Together, the Marshall County school system and the Albertville, Arab, Boaz, and Guntersville city school systems employ approximately 1,900 teachers and administrators who serve almost 18,000 students in 33 primary and secondary schools. Snead State Community College, a two-year institution located in Boaz, offers academic and technical education programs.
The Tennessee River runs southwest from the northeast portion of the county and exits in the northwest. The Tennessee River Basin is considered one of the most biologically diverse river systems in the United States, and many of its plant and animal species are endangered or at-risk. The Paint Rock River forms a portion of the county's northern boundary, and several tributaries of the Black Warrior River run through the southwest part of the county.
U.S. Highways 431 and 231 are the county's major transportation routes. U.S. 431 runs north-south through the middle of the county, and U.S. 231 runs north-south along Marshall County's western boundary. The county is served by two public airports: Albertville Municipal Airport and Guntersville Municipal Airport.
Events and Places of Interest
Marshall offers a range of recreational opportunities. Lake Guntersville State Park in the Tennessee Valley overlooks the 69,000-acre Guntersville Reservoir. The park ranges over 6,000 acres of natural woodlands and provides visitors with such diverse activities as fishing, hiking, camping, boating, swimming, biking, and golfing. Cathedral Caverns State Park is located in the northern part of the county. The entrance to the cave system is 126 feet wide and 25 feet high, making it the world's largest cave opening, and the cave is home to the world's largest stalagmite, Goliath. Buck's Pocket State Park, located in a natural valley of the Appalachian Mountain chain in the western part of the county, ranges over 2,000 acres and is so remote that Alabama political mythology designates it as the place where state politicians retire to complete obscurity. The park offers hiking, camping, and picnicking.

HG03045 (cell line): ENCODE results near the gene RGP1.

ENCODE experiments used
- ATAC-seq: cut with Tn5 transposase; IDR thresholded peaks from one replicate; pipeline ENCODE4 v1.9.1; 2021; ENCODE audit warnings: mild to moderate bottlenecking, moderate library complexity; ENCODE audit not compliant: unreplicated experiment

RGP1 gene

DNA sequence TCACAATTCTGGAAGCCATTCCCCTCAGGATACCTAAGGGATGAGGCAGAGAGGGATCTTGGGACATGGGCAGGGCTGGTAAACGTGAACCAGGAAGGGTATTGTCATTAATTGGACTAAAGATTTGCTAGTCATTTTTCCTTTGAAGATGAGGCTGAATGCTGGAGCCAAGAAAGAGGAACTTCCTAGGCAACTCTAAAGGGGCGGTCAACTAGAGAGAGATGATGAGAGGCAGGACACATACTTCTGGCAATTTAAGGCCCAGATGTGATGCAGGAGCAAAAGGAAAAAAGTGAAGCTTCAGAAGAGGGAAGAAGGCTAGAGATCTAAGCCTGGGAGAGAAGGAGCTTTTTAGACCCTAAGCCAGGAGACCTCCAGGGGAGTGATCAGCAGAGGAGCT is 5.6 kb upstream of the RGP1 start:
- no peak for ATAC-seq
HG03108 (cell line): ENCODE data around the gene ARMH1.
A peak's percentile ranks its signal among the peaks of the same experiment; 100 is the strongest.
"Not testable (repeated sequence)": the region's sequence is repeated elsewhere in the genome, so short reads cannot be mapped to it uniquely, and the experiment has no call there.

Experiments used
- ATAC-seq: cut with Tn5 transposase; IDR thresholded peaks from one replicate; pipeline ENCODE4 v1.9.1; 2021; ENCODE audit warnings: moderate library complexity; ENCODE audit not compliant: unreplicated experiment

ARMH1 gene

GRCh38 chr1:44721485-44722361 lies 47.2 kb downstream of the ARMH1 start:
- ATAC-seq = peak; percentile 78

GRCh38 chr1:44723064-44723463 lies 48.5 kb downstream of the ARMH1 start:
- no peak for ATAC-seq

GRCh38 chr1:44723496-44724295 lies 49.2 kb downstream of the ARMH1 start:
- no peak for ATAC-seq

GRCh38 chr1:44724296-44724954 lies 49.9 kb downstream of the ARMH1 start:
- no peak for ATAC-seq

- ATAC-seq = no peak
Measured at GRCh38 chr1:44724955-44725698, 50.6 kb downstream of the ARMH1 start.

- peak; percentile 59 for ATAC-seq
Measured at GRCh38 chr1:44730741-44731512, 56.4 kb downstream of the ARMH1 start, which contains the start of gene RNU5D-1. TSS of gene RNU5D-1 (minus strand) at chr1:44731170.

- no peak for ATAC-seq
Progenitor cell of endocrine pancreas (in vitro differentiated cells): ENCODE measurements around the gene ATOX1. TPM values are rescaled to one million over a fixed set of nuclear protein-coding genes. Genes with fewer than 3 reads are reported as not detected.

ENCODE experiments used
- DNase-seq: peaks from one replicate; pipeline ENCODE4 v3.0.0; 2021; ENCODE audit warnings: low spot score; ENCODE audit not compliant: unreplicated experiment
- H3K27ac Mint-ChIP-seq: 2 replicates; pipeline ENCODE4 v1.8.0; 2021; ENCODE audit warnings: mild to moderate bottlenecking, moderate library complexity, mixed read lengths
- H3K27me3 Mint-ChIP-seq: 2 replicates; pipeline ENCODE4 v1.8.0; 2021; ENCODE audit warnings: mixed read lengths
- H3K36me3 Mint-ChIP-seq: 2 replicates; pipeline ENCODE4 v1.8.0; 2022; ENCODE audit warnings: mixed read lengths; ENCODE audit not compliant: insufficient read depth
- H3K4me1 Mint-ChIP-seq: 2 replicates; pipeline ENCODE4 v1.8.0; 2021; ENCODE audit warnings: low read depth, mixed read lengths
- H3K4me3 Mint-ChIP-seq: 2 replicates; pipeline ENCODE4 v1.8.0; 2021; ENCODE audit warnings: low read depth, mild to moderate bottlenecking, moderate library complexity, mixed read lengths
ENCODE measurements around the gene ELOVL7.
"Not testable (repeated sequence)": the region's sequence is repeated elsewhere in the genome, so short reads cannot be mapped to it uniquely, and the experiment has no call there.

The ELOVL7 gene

Along with its natural terrain, Marshall County also offers many cultural and historical sites. The Guntersville Museum and Cultural Center hosts year-round exhibitions, and its permanent collections include a number of Native American artifacts. In cooperation with the city of Arab, the Arab Historical Society is developing the Arab Historic Village, which currently features six of 10 planned buildings that will each represent a different time period from the late-eighteenth century through the 1940s and offer visitors a timeline of home life. Albertville's Pre-Civil War Cemetery preserves rows of historic headstones with lengthy inscriptions and stories about the people who lived there. Other historic sites include the Snead Junior College Historic District located in Boaz, the Thomas A. Snellgrove Homestead also in Boaz, and the Albert G. Henry House in Guntersville.
Duncan, Katherine McKinstry. The History of Marshall County, Alabama. Albertville, Ala.: Thompson Print., 1969.
The Heritage of Marshall County, Alabama. Clanton, Ala.: Heritage Pub. Consultants, 2000.